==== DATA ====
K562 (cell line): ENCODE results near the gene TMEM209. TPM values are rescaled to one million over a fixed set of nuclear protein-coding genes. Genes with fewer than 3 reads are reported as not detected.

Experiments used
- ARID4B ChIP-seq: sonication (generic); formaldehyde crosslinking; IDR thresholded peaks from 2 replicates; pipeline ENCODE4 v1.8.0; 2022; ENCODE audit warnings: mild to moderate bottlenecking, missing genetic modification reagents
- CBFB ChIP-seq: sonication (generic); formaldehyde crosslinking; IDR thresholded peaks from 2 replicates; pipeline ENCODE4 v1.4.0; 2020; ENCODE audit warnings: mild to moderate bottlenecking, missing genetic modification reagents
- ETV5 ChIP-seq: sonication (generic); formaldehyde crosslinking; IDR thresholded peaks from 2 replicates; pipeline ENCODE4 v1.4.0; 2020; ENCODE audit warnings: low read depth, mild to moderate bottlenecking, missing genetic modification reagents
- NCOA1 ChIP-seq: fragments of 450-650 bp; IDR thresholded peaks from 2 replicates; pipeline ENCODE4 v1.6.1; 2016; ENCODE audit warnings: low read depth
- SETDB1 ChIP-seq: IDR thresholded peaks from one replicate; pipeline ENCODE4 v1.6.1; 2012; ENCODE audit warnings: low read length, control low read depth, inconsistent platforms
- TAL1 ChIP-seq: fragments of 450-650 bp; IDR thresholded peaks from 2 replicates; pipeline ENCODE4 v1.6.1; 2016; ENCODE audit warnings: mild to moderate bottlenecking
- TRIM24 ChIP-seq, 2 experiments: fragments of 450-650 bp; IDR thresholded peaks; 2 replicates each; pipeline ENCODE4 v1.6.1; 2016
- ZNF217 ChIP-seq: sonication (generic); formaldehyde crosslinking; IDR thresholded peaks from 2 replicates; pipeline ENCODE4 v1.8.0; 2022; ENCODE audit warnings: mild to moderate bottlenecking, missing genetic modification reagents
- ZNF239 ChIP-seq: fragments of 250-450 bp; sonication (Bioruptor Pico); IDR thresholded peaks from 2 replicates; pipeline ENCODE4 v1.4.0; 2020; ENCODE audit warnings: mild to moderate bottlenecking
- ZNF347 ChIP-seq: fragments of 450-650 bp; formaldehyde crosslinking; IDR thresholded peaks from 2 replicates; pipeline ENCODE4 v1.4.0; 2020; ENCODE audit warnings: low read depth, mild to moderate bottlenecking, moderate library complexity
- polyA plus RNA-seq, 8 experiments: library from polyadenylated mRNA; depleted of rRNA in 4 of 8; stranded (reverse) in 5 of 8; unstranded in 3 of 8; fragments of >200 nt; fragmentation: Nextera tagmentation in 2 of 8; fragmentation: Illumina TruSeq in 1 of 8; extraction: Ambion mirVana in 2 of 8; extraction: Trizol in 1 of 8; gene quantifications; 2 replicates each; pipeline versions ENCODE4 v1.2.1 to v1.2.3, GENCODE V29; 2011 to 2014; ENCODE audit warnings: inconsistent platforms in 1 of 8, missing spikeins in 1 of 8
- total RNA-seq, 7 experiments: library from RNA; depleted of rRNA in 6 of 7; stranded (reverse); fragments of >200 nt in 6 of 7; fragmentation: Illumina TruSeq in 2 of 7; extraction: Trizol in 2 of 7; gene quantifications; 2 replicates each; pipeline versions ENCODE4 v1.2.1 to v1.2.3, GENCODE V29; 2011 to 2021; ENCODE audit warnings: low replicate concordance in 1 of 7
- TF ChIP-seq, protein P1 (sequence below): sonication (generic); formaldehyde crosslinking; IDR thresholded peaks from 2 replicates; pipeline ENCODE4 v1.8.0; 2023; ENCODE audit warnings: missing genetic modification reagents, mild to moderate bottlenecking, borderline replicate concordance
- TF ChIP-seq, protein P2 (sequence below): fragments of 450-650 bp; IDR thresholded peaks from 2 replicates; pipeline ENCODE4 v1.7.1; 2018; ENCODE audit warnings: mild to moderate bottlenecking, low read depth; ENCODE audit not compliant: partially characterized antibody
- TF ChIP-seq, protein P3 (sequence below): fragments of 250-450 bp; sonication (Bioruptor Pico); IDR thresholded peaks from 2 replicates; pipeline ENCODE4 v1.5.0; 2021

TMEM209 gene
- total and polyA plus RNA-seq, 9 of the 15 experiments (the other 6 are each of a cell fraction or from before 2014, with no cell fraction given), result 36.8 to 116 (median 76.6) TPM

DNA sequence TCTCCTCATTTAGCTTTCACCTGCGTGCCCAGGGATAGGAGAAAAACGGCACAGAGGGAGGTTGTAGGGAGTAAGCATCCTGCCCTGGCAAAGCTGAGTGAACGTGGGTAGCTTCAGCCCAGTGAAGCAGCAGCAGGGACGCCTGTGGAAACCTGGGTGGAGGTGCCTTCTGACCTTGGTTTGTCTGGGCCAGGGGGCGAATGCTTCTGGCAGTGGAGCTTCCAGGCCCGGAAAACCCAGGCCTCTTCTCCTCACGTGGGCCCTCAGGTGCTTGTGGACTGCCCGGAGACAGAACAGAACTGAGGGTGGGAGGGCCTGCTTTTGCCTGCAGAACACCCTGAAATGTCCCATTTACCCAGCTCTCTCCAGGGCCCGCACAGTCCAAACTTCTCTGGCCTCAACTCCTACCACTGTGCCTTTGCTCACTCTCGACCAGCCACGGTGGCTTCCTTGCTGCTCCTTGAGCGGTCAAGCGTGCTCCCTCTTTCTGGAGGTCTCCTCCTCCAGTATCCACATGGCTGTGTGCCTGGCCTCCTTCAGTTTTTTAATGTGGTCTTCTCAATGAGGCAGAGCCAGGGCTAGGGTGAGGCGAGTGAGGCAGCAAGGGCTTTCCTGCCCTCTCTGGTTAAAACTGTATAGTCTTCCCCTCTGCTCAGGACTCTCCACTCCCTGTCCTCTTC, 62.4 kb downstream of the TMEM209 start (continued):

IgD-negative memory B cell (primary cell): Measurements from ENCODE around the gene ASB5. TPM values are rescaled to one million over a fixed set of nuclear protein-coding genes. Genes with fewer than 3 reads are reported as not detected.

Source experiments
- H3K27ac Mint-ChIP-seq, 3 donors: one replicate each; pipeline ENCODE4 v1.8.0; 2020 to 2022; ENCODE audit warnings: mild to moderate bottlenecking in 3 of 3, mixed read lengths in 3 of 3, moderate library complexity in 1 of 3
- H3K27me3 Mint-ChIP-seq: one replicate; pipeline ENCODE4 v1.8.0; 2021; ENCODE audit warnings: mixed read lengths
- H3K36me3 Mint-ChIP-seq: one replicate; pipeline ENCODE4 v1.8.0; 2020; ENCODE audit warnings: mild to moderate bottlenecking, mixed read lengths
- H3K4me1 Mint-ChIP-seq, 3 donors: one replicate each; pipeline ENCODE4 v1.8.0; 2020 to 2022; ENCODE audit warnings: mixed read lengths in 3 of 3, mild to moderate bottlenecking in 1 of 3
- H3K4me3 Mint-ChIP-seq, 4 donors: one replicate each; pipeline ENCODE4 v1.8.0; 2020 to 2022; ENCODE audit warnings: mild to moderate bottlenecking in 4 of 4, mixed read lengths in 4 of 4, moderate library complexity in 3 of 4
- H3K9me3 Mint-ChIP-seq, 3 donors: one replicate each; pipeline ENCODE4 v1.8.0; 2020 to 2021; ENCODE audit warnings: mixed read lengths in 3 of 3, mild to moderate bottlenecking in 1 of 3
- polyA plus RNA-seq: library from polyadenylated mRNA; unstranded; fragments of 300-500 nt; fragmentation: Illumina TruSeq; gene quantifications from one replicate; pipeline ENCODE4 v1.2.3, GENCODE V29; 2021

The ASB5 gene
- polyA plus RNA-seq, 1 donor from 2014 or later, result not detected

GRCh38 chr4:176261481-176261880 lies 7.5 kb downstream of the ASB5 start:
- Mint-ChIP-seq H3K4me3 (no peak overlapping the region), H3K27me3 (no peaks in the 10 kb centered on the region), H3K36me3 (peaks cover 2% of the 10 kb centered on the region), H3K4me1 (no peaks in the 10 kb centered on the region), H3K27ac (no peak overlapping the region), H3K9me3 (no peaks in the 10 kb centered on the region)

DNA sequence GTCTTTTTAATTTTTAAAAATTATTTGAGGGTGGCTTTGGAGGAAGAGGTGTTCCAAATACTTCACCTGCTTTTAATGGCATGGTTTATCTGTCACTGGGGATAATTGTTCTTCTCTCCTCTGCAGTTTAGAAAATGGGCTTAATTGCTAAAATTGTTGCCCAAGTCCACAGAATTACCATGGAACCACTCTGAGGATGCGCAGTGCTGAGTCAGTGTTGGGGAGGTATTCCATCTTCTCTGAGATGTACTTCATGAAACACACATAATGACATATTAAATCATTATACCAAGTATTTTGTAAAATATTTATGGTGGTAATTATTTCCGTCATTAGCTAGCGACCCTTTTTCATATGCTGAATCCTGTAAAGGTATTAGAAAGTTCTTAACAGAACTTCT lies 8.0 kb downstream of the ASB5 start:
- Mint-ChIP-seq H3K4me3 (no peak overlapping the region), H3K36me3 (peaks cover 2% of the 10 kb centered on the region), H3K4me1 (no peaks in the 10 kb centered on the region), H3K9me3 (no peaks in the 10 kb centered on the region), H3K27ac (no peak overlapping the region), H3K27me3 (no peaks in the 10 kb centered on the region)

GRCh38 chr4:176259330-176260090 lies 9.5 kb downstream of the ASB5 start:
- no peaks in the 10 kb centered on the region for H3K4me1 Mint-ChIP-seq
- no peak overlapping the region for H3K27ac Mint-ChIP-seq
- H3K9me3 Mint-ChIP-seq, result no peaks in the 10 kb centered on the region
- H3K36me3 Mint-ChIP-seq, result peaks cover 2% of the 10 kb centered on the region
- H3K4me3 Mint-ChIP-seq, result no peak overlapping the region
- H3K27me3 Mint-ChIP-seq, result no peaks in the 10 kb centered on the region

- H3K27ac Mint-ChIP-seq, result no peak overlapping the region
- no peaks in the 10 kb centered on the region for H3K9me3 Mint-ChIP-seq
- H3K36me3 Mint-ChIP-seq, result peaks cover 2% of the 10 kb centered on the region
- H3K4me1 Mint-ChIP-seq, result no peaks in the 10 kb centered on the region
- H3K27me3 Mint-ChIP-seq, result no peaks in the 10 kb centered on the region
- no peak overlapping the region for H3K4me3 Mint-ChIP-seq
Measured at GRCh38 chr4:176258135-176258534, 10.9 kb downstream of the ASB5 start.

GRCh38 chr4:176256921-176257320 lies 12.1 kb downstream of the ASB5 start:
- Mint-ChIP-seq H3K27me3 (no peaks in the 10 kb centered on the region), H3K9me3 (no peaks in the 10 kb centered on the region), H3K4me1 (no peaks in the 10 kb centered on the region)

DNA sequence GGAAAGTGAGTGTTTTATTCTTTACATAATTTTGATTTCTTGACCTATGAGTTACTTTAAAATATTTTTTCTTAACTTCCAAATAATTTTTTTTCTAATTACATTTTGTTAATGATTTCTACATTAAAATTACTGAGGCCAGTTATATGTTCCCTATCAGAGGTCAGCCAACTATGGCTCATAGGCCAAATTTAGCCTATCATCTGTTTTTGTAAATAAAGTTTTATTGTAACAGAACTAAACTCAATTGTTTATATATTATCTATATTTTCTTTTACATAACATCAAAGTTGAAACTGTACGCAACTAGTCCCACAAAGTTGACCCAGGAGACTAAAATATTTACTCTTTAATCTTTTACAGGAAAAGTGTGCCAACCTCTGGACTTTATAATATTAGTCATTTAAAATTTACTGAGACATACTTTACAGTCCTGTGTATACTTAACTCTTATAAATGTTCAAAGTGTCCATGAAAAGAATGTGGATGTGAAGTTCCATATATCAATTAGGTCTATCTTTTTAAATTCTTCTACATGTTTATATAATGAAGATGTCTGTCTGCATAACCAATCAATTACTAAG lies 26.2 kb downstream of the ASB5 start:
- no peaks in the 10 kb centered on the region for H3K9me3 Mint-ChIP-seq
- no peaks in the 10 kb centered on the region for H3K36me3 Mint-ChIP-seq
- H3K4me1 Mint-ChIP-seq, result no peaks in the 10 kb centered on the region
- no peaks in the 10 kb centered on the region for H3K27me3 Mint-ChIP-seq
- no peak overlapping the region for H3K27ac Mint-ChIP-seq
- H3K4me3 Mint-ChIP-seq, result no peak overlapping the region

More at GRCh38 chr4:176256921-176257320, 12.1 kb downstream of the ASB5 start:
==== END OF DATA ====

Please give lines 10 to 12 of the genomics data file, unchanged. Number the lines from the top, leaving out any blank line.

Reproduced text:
- ZNF217 ChIP-seq: sonication (generic); formaldehyde crosslinking; IDR thresholded peaks from 2 replicates; pipeline ENCODE4 v1.8.0; 2022; ENCODE audit warnings: mild to moderate bottlenecking, missing genetic modification reagents
- ZNF239 ChIP-seq: fragments of 250-450 bp; sonication (Bioruptor Pico); IDR thresholded peaks from 2 replicates; pipeline ENCODE4 v1.4.0; 2020; ENCODE audit warnings: mild to moderate bottlenecking
- ZNF347 ChIP-seq: fragments of 450-650 bp; formaldehyde crosslinking; IDR thresholded peaks from 2 replicates; pipeline ENCODE4 v1.4.0; 2020; ENCODE audit warnings: low read depth, mild to moderate bottlenecking, moderate library complexity